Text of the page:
Lives of American sex workers revealed in unprecedented study
New study highlights lucrative nature of prostitution in America and says the internet has both facilitated it and made it harder to combat
A study about the world's oldest profession concludes that the lucrative underground commercial sex economy in each of eight large US metropolitan areas brings in anywhere from US$40 million annually to as much as nearly US$300 million.
The 340-page study by the Urban Institute, a policy research group, finds, not surprisingly, that the reach of the internet has facilitated prostitution and made it harder to combat. The report and its in-depth interviews with 73 convicted pimps and traffickers also challenges conventional wisdom on the illicit side of the sex industry.
"We often think about the commercial sex economy as a hustle, where there's no real thought or planning that's involved," said Meredith Dank, the lead researcher on the study funded by the Justice Department and released yesterday. "But we found … the opposite, that some pimps and traffickers actually had a business model they followed."
And business has been good. In seven of the eight cities, the sex trade had a combined estimated annual cash value of US$975.3 million, the study found. In Seattle, the US$112 million estimate for 2007 was more than double the 2003 estimate of US$50 million.
The study did not differentiate between forced and unforced prostitution, but it did have another surprise finding: the recruitment and pimping of women is no longer just a man's world.
"Some of the findings might ruffle some feathers in the end," Dank said. "One finding is that in some cases women are doing the recruiting of the pimps. Most people want to say all women are the victims and all men are the perpetrators. If we are really going to address this issue, I think it is really important to know the external factors and environmental factors that are pushing people into it."
The study is novel in that it builds off of existing data on the illegal trade of drugs and weapons and uses them as a proxy to construct a model for measuring the economics of the commercial sex trade.
"I think it gives you an order of magnitude that hasn't really existed," said Bilal Khan, the study's methodologist and a mathematics professor at John Jay College of Criminal Justice at the City University of New York. "Methodologically, it's a breakthrough, coming up with an estimate simultaneously for the size of all these illicit activities."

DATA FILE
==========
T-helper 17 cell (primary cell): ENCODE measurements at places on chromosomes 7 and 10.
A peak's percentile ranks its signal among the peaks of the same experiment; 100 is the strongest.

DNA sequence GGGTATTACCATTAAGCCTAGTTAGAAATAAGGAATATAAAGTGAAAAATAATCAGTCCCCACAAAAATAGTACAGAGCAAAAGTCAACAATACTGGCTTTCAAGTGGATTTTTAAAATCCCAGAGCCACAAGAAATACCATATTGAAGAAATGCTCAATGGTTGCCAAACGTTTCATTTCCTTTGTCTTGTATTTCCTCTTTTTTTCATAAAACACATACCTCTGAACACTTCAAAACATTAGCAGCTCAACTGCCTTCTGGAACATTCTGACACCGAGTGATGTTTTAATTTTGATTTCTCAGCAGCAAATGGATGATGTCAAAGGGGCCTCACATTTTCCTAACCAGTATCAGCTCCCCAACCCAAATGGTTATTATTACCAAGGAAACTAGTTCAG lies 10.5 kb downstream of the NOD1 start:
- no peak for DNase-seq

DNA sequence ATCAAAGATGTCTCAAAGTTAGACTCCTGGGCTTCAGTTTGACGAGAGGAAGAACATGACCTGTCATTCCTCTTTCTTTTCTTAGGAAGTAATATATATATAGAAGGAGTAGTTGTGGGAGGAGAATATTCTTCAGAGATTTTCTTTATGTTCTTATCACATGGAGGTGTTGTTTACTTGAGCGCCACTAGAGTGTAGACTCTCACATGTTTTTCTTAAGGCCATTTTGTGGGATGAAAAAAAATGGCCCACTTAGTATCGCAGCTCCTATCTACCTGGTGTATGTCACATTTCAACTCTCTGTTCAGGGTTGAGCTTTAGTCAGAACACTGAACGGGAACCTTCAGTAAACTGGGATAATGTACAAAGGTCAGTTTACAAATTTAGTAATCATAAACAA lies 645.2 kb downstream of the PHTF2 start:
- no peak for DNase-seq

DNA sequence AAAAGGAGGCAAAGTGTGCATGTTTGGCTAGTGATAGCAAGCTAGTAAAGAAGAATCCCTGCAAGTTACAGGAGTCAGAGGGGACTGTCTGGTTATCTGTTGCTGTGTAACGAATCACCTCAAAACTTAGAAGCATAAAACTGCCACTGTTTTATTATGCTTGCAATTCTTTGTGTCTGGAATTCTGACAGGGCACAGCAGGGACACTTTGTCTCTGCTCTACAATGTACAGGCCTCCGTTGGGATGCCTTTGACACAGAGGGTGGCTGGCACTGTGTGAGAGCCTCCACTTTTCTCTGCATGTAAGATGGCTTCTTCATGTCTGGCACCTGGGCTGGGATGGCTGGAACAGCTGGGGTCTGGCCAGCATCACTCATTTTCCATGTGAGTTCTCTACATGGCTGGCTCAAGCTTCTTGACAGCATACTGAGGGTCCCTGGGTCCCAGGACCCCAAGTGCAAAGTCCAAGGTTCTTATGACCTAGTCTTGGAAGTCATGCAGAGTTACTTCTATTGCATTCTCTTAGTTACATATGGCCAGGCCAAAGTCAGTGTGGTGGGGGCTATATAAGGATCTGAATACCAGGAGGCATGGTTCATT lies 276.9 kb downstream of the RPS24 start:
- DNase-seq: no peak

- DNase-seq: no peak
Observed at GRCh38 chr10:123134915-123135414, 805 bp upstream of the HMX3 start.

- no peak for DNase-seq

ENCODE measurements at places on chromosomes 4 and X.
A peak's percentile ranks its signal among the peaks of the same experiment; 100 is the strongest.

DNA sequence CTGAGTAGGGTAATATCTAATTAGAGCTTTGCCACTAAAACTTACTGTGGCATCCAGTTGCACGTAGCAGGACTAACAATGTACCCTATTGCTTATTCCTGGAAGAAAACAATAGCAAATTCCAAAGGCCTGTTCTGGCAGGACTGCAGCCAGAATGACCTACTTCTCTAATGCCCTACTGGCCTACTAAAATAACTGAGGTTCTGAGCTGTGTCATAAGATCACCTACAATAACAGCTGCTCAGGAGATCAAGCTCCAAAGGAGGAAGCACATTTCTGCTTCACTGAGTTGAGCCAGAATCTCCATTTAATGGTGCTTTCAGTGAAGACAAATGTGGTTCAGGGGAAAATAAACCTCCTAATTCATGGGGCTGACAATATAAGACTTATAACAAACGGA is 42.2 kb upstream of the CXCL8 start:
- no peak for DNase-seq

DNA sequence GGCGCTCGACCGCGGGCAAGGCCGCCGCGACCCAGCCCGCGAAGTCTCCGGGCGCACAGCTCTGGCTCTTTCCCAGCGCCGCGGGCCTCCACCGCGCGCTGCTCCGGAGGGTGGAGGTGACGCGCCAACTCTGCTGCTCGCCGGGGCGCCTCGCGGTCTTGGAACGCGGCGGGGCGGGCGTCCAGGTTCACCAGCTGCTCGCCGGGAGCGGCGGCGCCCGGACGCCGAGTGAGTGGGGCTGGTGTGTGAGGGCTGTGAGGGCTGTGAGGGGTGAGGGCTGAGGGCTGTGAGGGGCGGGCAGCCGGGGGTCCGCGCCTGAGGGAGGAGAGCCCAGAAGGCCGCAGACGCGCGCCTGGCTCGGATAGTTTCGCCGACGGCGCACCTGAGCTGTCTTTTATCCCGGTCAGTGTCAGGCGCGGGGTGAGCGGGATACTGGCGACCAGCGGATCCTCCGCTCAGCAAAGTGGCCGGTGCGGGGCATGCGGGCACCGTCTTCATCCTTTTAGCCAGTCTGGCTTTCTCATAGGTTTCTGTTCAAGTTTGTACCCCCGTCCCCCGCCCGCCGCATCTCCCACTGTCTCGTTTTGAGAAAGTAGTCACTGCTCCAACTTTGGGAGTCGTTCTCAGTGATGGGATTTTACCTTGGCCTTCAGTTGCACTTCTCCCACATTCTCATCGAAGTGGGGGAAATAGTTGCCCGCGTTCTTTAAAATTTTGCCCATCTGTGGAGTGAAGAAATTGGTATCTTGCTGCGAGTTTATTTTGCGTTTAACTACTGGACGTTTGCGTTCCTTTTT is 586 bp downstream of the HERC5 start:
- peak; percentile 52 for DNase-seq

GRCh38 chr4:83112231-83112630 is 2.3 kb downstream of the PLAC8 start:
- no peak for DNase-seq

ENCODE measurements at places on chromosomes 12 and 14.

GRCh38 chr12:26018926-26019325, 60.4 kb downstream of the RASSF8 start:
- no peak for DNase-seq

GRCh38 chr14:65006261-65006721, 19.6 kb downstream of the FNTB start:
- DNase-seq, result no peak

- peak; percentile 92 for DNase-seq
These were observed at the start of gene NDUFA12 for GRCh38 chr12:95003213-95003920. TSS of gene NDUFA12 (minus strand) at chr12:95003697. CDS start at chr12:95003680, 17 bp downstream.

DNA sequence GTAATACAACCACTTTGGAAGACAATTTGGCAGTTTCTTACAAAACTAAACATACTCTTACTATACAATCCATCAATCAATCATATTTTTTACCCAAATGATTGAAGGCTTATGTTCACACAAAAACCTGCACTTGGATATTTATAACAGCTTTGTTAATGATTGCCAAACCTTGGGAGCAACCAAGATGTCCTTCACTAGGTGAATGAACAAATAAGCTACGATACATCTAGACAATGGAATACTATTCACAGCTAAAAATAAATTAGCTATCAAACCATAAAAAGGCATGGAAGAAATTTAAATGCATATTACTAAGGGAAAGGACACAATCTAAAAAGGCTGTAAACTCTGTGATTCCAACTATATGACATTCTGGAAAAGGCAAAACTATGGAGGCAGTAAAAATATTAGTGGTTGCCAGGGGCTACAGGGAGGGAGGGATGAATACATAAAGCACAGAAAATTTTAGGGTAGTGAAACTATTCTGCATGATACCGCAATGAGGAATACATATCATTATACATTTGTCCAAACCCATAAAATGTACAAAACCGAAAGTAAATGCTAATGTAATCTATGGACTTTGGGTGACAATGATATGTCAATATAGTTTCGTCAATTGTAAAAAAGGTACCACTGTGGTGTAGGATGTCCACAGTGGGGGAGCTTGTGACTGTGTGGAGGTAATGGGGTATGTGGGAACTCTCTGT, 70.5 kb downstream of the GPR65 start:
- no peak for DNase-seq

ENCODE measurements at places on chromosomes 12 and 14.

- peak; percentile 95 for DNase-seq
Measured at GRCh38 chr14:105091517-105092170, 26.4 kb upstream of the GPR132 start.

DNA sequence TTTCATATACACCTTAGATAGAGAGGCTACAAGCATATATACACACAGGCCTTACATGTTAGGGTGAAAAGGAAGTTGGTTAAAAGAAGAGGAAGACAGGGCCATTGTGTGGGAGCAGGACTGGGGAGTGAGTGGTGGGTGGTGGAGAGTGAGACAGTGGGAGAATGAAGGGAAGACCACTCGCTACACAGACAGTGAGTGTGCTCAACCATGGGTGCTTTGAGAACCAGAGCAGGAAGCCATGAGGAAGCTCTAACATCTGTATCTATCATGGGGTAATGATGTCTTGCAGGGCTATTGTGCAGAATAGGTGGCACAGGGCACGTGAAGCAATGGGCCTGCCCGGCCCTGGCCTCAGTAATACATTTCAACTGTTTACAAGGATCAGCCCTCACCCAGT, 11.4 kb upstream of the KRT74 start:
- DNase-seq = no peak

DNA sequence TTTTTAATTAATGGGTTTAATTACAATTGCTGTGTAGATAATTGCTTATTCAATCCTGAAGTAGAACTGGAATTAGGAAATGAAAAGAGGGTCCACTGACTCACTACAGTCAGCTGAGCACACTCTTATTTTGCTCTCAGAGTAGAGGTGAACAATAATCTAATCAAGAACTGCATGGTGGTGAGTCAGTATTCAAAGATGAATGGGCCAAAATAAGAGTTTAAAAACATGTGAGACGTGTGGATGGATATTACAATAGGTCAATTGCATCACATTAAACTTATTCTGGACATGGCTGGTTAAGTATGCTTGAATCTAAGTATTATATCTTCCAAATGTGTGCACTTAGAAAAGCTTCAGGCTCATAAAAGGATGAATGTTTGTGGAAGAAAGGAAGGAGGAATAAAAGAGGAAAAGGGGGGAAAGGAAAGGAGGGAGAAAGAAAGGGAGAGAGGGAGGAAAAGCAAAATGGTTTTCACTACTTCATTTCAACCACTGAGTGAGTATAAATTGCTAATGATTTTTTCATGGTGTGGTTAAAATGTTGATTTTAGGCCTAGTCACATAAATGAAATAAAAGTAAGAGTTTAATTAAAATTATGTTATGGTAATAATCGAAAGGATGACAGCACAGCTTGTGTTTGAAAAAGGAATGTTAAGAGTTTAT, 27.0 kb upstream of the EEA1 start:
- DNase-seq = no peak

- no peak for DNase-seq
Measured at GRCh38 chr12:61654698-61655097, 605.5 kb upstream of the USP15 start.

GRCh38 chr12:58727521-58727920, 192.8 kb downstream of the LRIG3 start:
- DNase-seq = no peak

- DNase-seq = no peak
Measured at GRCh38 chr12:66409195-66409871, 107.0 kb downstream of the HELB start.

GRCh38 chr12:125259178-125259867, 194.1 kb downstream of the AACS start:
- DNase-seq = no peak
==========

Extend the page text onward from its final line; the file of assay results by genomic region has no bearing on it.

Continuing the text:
The study seeks to understand the size and structure of the sex trade through a look at eight metro areas: San Diego, Seattle-Tacoma, Dallas-Fort Worth, Denver, Kansas City, Atlanta, Miami and Washington.
The sex trade has evolved. Gone are the days of colourful brothels, scantily clad prostitutes on street corners or pimps who control a range of illicit activities in a particular neighbourhood.
Instead, in Washington, many of the women blend in outside popular nightclubs just blocks from the White House. In New York City, sex workers book rooms at hotels like the Liberty Inn, a nondescript corner hotel on the West Side Highway along the Hudson River, which charges US$80 for a two-hour stay.
The commercial sex trade is segmented, the report found. There is still street-level prostitution, almost exclusively men and women selling themselves in impoverished neighbourhoods to feed a drug habit. The price of the sex act in this commercial activity, say in Kansas City, was tied to the price of crack cocaine or heroin, researchers said.
There is also a rise in Latino brothels in Miami, Dallas-Fort Worth and other areas. They often operate unnoticed in residential areas of cities with large populations of immigrants from Mexico and Central America. Three or four women working together for a pimp may see 100 men each on a Sunday, bringing in collectively US$12,000 to US$16,000 in a single day.
Mobile prostitution was found across the cities. That is where a pimp might have a small number of women on a circuit, advertising online in advance of arrival to a particular city, always working with an eye toward the next stop. In Kansas City, this trade follows the same highway route that illegal drugs do, although the connection between the two is unclear.
Characteristics of US sex trade
Characteristics of the sex trade in the eight US cities studied in the Urban Institute report:
ATLANTA: The city with the largest revenue generation, comprises street and online prostitution, Latino brothels and massage parlours, which are closely networked. The biggest conventional street-level sex trade of the cities studied.
DALLAS-FORT WORTH: Mostly pimp-controlled online and street prostitution with a growing number of massage parlours. Latino brothels are run out of homes.
SEATTLE-TACOMA: Street and online prostitution, massage parlours, home-based brothels and escort services. Highly organised parlours run foreign nationals with older prostitutes from South Korea, Vietnam and China. Money goes back abroad.
MIAMI:There is growth in high-end escort services, workers coming from Eastern Europe. Latino-run brothels are prevalent, with women smuggled in via New York and New Jersey. Chinese massage parlours replaced those advertising Hispanic women.
WASHINGTON: Prostitution has tamed in the city with changing demographics. Latino brothels are prevalent in the suburbs, with many girls forced to work off debt incurred coming into the country.
KANSAS CITY: Prostitutes work the streets for profits, using Craigslist and Backpage.com heavily. Women book "dates" online before coming into town.
DENVER: Street prostitution has dipped because of the internet. There are domestic and foreign nationals, some with ties to organised crime.
SAN DIEGO: Many gangs use schools and the community to recruit girls. Asian massage parlours are rampant.